New dating method sheds light on cave art
5 October 2008 by Tom Marshall
Scientists are revolutionising our understanding of early human societies with a more precise way of dating cave art.
Bison painting in the Altamira cave, Spain
Instead of trying to date the paintings and engravings themselves, they are analysing carbonate deposits like stalactites and stalagmites that have formed over them.
This means they don't risk harming irreplaceable art, and provides a more detailed view of prehistoric cultures.
The researchers spent two weeks in Spain last year testing the new method in caves, and have just returned from another fortnight's expedition to sample nine more caves, including the so called 'Sistine Chapel of the Palaeolithic', Altamira cave.
"This lets us challenge assumptions about the age of cave art," says Alistair Pike, senior lecturer in archaeological sciences at Bristol University, who has helped develop the technique.
When combined with evidence from archaeology and other disciplines, it promises to let researchers create a more robust and detailed chronology of how humans spread across Europe at the end of the last ice age.
"It's a big step in understanding the timing of how cave art was produced," adds Pike. "It is also shedding light on the reasons for its production - why do you get a sudden flourishing of cave art at certain periods?"
Ice age migrations
The results so far are in line with archaeologists' hypothesis that sudden flowerings of cave art came as rapid climate change was causing Palaeolithic cultures to move quickly about Europe, first as the coldest period of the ice age approached, and then as the ice age drew to a close and inhabitable areas expanded.
There have been surprises, though - in several caves whose art had previously been assumed to date from the same period, the new dating technique has revealed that the paintings were done in several phases, possibly over 15,000 years (25,000 years ago to just 10,000.)
The dating method involves a technique called uranium series dating. It works on any carbonate substance, such as coral or limestone, and involves measuring the balance between a uranium isotope and the form of thorium that it decays into.
The technology isn't new - it was first developed in the mid-twentieth century, and is often used in areas like geology and geochemistry. But successfully applying it to date cave art is a big leap in our understanding of human prehistory.
Results proved that the art was made at least 12,000 years ago.
Pike has extensive experience using the technique to date ancient bones. He had the idea of using it on Palaeolithic art during an expedition to Cresswell Crags in Derbyshire, the site of rock engravings thought to be Britain's only Palaeolithic cave art.
Pike noticed that calcite deposits had formed over the engravings, and realised he could use uranium series dating to pinpoint when. The results proved that the art was made at least 12,000 years ago, and so did indeed date from the Palaeolithic.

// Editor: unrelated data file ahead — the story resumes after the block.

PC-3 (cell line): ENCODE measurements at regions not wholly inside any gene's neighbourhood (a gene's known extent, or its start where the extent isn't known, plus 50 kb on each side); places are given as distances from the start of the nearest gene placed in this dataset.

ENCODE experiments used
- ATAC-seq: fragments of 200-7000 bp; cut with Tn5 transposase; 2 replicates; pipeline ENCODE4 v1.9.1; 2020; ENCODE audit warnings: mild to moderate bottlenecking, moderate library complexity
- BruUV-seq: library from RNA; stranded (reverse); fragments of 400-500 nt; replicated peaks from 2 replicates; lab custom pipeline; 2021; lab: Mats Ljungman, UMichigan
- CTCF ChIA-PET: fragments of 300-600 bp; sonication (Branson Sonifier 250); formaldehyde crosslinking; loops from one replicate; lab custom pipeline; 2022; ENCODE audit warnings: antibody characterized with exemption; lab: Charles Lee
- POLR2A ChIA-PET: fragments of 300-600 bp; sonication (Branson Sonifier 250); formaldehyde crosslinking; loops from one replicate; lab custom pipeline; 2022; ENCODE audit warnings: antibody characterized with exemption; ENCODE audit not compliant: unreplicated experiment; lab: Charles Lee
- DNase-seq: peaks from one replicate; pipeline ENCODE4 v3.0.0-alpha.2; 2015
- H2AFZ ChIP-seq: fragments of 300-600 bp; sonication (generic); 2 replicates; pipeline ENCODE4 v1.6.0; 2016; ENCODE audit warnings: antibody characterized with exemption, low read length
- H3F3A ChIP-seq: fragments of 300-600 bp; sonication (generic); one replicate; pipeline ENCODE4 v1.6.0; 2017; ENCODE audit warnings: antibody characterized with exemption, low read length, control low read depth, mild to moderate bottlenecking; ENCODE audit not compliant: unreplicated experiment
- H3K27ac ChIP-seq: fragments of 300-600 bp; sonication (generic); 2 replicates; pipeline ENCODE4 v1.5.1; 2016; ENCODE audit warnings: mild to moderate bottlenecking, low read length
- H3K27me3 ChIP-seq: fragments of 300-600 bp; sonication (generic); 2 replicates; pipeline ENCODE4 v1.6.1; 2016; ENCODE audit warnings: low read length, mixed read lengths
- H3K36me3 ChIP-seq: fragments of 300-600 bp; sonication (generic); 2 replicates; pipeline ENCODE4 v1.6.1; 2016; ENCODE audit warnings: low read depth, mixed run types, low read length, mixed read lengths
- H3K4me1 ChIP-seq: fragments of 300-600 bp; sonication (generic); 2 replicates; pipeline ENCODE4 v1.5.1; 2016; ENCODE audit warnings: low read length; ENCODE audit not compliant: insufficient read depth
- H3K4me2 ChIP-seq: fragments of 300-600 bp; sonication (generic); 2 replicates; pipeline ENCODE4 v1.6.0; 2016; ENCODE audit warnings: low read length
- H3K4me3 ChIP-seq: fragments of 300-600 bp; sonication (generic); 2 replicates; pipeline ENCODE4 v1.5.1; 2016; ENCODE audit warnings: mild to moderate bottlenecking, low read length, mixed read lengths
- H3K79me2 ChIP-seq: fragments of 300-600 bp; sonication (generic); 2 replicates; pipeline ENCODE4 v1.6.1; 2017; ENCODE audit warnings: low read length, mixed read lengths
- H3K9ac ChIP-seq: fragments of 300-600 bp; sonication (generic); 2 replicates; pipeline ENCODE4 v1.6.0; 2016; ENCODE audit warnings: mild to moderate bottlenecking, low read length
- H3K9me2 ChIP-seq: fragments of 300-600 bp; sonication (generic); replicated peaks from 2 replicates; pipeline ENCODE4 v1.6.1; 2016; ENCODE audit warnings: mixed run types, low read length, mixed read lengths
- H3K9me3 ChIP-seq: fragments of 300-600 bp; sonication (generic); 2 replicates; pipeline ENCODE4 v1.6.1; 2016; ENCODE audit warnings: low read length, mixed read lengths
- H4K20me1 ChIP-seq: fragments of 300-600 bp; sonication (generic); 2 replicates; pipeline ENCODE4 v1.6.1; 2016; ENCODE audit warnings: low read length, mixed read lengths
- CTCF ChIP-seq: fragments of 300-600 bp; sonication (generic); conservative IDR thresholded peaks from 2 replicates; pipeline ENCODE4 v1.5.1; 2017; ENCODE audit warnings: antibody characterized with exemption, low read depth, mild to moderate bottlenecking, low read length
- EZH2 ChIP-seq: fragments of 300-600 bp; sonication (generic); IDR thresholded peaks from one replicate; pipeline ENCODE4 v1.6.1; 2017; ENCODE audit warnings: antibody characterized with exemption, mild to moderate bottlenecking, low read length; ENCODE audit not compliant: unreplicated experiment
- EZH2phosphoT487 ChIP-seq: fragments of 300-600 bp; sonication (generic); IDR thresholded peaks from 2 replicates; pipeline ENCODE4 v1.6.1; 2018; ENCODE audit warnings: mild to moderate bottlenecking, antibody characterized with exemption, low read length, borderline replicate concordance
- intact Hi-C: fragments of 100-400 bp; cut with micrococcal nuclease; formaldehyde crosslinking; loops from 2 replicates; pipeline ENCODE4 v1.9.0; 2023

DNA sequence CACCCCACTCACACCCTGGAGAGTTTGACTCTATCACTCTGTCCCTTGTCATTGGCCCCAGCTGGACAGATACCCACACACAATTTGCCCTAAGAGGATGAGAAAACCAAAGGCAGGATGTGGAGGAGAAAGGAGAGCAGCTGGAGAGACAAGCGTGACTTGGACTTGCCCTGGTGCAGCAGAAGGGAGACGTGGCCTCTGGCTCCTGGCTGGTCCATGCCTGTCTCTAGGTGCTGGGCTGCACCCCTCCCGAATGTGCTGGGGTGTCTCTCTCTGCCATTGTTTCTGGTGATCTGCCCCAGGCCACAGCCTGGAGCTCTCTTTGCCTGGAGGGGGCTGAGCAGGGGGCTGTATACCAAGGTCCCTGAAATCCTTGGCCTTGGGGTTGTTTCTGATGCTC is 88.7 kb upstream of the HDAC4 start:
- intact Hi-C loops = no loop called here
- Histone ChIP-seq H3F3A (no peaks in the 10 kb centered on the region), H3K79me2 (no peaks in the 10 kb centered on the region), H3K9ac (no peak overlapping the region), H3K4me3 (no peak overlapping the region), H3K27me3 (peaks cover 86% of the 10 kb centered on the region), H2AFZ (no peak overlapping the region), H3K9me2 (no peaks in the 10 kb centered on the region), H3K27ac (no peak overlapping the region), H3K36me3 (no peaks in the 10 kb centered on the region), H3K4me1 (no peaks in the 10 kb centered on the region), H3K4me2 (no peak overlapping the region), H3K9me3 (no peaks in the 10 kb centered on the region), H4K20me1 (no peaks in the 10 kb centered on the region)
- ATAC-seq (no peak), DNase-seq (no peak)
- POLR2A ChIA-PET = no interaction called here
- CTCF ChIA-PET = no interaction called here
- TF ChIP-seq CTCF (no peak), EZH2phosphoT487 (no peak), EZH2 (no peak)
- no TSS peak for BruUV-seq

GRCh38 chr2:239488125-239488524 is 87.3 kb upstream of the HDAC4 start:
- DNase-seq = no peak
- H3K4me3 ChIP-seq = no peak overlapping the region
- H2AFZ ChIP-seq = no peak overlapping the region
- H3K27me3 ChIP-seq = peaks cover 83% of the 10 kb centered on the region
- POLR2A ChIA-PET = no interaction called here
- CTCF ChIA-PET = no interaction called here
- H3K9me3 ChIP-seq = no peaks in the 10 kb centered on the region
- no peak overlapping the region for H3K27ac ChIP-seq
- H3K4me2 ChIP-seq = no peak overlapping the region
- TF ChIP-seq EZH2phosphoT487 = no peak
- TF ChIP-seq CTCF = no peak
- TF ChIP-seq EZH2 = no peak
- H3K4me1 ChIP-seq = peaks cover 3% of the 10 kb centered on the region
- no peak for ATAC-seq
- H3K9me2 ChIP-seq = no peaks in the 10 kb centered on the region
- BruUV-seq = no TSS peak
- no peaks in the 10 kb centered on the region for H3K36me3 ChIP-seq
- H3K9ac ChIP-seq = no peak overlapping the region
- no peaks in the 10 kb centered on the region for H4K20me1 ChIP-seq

Before this, the only tool for dating the engravings was stylistic comparison with similar sites on the continent - a far less precise business.
Scraping at stalagmites
It soon became clear that uranium series techniques could be useful at many other cave art sites. The process is lengthy and painstaking - researchers must scrape off enough of the calcite crust for an accurate dating, while taking care not to harm the art underneath, or even contaminate the sample with the older limestone behind the art.
Black and violet painted horses overlying red figures at Tito Bustillo, Asturias. Areas of thin calcite coatings can be seen at the top left and bottom middle, and small stalactites following cracks.
"It takes ages," Pike says. "To get enough samples for three diagnostic dates at Cresswell Crags, two people had to scrape away for four days. It's often difficult to get to the art, and we frequently find ourselves crawling through tiny fissures. It seems some of the decoration was deliberately done in the least accessible parts of caves."
Last year the team visited around ten Spanish caves and took samples from four, ending up with 20 usable dates; a three-year research grant from NERC has now provided enough funding to get around 130 more dates. This would more than double the number of dates for cave art of this period for the whole of Europe.
Better-known techniques like radiocarbon dating are of limited use in dating cave art.
On their recent trip to Spain the team encountered some exceptional opportunities for dating, in the form of paint layers within stalagmites. These allow the age of the painting to be bracketed by both maximum and minimum dates.
Better-known techniques like radiocarbon dating are of limited use in dating cave art. Much of it isn't made with organic materials, but is simply carved into the rock, or painted with non-organic pigments like ochre. Even art that does use organic materials like charcoal, which can be dated using radiocarbon, presents problems.
For one thing, there's no way of telling whether these materials are contemporary with the art or much older - ancient artists could have drawn with charcoal that was already in the cave when they arrived.
Bristol researcher removing sample of thin calcite overlying red painted deer in La Pasiaga cave, Cantabria
Furthermore, cave paintings are delicate and precious - scraping bits off them to send to the dating lab is rarely welcome. And there's a serious risk of contaminating the samples being analysed with more modern or older carbon.
"The cave art chronology based on radiocarbon has been the subject of much heated debate and controversy in the past few years, so by using this new method we aim to solve the problem of when the art was made," Pike explains. "This will allow us to tackle the perhaps more difficult question of why it was made."